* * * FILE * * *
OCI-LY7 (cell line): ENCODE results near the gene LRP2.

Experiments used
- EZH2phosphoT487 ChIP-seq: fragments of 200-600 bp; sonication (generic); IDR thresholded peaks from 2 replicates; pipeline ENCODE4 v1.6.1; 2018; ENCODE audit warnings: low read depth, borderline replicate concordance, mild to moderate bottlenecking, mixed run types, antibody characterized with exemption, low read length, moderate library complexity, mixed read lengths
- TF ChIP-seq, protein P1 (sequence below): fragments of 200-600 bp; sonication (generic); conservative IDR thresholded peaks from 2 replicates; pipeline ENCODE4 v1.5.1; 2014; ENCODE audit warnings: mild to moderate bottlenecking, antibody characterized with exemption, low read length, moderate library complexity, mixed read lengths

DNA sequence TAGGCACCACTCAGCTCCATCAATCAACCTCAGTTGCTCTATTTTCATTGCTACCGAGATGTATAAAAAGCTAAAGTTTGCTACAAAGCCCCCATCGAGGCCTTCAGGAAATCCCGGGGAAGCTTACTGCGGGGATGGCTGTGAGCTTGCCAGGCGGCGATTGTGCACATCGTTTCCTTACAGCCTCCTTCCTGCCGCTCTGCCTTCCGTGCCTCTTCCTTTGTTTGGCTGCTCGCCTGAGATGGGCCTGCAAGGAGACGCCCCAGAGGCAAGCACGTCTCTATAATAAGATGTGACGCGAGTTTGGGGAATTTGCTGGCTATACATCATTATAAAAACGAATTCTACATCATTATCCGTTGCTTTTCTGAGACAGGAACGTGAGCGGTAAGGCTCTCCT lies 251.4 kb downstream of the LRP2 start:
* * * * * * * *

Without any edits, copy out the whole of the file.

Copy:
OCI-LY7 (cell line): ENCODE results near the gene LRP2.

Experiments used
- EZH2phosphoT487 ChIP-seq: fragments of 200-600 bp; sonication (generic); IDR thresholded peaks from 2 replicates; pipeline ENCODE4 v1.6.1; 2018; ENCODE audit warnings: low read depth, borderline replicate concordance, mild to moderate bottlenecking, mixed run types, antibody characterized with exemption, low read length, moderate library complexity, mixed read lengths
- TF ChIP-seq, protein P1 (sequence below): fragments of 200-600 bp; sonication (generic); conservative IDR thresholded peaks from 2 replicates; pipeline ENCODE4 v1.5.1; 2014; ENCODE audit warnings: mild to moderate bottlenecking, antibody characterized with exemption, low read length, moderate library complexity, mixed read lengths

DNA sequence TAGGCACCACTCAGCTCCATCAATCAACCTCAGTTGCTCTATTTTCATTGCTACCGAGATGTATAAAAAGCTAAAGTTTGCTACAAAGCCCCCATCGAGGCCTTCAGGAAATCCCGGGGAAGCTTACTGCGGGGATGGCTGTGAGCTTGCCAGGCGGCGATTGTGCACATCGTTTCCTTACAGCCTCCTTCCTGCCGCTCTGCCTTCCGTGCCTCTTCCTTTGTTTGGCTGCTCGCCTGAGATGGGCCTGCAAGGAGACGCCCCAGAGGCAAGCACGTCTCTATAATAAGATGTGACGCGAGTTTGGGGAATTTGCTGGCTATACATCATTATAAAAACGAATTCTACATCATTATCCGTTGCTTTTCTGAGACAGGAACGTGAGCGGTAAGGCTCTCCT lies 251.4 kb downstream of the LRP2 start: